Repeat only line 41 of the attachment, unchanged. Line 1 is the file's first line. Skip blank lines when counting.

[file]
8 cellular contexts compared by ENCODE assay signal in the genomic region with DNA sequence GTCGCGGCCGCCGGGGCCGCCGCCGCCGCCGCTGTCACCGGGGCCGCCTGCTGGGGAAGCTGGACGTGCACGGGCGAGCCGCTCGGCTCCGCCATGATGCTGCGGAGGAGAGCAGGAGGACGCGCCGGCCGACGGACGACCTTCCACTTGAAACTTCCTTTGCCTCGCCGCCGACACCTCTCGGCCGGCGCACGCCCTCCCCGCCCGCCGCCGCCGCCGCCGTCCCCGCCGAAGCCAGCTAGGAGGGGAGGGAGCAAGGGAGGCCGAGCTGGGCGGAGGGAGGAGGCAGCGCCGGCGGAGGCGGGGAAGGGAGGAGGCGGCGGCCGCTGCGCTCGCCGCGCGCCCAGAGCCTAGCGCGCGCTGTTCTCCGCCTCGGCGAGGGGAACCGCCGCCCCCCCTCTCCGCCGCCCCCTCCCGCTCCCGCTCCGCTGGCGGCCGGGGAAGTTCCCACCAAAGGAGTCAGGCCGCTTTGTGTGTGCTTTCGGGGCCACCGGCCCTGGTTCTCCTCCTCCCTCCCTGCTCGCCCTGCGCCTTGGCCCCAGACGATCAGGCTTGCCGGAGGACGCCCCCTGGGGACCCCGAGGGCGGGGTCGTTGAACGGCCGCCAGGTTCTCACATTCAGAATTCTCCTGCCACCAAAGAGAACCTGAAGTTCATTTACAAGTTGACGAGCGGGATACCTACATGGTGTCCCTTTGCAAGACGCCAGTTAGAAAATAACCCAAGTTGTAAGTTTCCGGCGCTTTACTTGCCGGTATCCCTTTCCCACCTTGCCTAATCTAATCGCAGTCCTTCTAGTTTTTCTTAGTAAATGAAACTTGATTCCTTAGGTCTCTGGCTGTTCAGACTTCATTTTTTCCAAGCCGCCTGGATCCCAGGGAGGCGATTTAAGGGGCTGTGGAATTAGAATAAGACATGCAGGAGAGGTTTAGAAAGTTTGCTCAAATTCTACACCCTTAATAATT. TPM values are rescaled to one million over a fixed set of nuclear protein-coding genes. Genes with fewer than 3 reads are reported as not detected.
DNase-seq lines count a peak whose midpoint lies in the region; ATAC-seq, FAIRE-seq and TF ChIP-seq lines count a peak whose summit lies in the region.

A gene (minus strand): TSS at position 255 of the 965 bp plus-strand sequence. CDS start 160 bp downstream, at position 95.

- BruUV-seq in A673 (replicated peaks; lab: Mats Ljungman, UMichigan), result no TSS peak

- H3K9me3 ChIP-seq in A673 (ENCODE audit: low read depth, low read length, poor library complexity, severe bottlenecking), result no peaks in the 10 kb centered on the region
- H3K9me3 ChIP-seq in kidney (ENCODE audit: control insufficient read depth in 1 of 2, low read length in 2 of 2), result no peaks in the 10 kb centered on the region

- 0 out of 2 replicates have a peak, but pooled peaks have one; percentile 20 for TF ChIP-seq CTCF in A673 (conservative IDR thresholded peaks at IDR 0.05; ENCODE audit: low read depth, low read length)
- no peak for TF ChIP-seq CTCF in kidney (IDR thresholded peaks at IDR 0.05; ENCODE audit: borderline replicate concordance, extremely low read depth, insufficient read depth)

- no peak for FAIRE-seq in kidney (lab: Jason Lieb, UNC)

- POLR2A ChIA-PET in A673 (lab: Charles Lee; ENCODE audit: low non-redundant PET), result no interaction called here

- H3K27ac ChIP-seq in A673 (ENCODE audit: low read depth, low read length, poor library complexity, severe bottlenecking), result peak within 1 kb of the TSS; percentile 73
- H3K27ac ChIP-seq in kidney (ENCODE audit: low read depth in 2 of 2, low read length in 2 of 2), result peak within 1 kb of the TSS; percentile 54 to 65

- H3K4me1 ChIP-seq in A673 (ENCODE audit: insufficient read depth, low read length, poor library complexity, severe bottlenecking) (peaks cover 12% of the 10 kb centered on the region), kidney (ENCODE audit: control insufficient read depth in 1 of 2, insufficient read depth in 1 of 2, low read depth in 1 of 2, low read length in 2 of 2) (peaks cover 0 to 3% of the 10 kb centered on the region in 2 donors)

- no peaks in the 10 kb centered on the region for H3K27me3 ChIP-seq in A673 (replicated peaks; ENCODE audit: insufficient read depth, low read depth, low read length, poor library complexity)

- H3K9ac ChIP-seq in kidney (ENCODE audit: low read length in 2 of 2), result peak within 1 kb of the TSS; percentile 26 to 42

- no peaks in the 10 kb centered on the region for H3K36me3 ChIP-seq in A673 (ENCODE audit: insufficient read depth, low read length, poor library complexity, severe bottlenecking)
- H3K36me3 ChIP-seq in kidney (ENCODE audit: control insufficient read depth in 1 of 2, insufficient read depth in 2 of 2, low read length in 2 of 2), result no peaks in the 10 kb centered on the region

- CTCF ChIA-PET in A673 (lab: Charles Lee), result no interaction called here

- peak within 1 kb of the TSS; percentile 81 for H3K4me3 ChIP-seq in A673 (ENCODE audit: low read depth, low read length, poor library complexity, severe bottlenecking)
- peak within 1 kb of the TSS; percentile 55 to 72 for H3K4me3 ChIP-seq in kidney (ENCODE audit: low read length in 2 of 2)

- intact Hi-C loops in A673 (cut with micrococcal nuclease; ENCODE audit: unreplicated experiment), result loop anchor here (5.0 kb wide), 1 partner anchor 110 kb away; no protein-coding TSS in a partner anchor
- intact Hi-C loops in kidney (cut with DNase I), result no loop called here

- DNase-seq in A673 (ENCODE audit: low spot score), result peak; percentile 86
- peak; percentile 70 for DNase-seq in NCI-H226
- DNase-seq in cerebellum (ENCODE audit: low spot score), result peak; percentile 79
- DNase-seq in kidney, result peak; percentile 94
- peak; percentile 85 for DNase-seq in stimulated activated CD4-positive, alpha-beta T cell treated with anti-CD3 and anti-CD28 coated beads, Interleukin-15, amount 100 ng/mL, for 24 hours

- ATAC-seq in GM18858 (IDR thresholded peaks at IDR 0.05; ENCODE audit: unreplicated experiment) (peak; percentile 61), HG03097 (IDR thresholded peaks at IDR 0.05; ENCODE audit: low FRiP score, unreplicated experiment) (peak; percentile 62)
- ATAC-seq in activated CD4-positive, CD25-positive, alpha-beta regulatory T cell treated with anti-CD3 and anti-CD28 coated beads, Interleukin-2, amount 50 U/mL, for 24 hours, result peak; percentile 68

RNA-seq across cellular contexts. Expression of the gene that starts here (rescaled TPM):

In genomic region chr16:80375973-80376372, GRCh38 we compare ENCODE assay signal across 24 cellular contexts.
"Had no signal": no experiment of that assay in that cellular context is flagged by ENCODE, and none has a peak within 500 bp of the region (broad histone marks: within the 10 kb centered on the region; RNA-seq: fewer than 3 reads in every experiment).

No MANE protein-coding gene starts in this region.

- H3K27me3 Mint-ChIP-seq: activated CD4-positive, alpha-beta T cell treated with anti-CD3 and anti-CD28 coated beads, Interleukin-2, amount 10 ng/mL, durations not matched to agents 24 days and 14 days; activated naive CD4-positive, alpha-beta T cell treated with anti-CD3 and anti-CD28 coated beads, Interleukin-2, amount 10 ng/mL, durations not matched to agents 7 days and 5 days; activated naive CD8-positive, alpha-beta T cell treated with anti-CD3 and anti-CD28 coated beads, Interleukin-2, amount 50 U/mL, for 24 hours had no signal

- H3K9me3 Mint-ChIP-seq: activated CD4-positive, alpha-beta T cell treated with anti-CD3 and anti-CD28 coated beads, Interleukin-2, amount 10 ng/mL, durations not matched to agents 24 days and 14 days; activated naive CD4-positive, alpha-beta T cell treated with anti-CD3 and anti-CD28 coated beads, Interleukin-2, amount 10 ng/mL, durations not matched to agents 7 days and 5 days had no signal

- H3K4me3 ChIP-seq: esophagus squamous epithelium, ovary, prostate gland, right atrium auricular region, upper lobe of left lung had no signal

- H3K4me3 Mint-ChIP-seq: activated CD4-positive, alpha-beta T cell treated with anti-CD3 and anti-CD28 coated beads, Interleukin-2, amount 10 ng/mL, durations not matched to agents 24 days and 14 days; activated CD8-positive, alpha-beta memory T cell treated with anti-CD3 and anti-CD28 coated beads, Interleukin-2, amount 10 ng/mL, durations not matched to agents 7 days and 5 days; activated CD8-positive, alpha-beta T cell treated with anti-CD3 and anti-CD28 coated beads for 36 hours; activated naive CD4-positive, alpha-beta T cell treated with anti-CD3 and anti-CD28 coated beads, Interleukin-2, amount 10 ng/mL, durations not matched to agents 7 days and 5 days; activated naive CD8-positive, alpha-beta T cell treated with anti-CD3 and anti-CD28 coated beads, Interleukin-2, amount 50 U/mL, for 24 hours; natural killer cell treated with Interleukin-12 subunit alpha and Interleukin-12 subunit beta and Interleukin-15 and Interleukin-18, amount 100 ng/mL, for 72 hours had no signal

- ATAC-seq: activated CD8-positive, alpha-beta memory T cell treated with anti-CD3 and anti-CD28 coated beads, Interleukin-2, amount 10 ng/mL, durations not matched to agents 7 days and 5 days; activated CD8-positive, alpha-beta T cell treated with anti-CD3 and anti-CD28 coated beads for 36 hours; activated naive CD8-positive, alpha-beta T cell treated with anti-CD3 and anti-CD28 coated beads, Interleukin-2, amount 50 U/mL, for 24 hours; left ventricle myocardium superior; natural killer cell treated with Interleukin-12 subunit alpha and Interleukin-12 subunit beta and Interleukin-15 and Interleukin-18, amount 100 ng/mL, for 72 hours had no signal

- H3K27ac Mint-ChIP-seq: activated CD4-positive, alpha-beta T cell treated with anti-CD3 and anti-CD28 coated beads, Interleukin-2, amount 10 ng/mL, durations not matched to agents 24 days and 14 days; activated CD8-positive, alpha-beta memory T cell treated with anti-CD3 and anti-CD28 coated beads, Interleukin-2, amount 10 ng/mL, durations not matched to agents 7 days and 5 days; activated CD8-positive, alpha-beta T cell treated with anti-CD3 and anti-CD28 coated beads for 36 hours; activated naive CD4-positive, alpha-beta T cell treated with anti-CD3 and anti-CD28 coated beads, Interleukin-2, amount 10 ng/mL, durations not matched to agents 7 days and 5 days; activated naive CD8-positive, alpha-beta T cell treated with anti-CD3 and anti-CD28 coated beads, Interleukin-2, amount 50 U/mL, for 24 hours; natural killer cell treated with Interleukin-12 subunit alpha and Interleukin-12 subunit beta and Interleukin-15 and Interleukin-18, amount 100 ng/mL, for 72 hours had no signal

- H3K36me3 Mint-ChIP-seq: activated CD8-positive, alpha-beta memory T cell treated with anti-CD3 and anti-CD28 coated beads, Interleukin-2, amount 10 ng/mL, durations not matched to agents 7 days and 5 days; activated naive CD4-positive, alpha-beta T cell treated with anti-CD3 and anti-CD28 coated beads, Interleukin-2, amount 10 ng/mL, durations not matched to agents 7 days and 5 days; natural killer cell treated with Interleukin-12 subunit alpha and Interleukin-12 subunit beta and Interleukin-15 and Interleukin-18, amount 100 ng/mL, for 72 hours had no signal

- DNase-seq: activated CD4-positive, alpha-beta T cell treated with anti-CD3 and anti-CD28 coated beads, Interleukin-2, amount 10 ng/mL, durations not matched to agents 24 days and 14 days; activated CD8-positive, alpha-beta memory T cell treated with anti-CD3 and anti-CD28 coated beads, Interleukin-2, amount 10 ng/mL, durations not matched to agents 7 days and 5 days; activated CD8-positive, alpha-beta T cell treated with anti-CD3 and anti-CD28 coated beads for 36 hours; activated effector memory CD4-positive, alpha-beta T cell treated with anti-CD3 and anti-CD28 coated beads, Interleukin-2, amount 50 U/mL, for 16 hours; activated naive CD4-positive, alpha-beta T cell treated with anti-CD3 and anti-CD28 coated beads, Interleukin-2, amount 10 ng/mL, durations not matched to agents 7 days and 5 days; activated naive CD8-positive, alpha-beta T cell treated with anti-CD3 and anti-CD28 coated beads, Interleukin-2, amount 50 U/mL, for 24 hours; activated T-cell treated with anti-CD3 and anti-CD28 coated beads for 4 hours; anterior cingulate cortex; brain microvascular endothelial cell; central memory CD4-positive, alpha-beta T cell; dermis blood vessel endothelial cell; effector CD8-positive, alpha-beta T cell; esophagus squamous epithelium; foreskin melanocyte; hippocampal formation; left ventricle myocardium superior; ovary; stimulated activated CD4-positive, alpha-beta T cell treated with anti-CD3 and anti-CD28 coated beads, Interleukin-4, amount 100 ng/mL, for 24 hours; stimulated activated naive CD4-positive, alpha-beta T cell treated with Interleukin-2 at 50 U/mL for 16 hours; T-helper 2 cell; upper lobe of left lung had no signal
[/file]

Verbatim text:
- DNase-seq: activated CD4-positive, alpha-beta T cell treated with anti-CD3 and anti-CD28 coated beads, Interleukin-2, amount 10 ng/mL, durations not matched to agents 24 days and 14 days; activated CD8-positive, alpha-beta memory T cell treated with anti-CD3 and anti-CD28 coated beads, Interleukin-2, amount 10 ng/mL, durations not matched to agents 7 days and 5 days; activated CD8-positive, alpha-beta T cell treated with anti-CD3 and anti-CD28 coated beads for 36 hours; activated effector memory CD4-positive, alpha-beta T cell treated with anti-CD3 and anti-CD28 coated beads, Interleukin-2, amount 50 U/mL, for 16 hours; activated naive CD4-positive, alpha-beta T cell treated with anti-CD3 and anti-CD28 coated beads, Interleukin-2, amount 10 ng/mL, durations not matched to agents 7 days and 5 days; activated naive CD8-positive, alpha-beta T cell treated with anti-CD3 and anti-CD28 coated beads, Interleukin-2, amount 50 U/mL, for 24 hours; activated T-cell treated with anti-CD3 and anti-CD28 coated beads for 4 hours; anterior cingulate cortex; brain microvascular endothelial cell; central memory CD4-positive, alpha-beta T cell; dermis blood vessel endothelial cell; effector CD8-positive, alpha-beta T cell; esophagus squamous epithelium; foreskin melanocyte; hippocampal formation; left ventricle myocardium superior; ovary; stimulated activated CD4-positive, alpha-beta T cell treated with anti-CD3 and anti-CD28 coated beads, Interleukin-4, amount 100 ng/mL, for 24 hours; stimulated activated naive CD4-positive, alpha-beta T cell treated with Interleukin-2 at 50 U/mL for 16 hours; T-helper 2 cell; upper lobe of left lung had no signal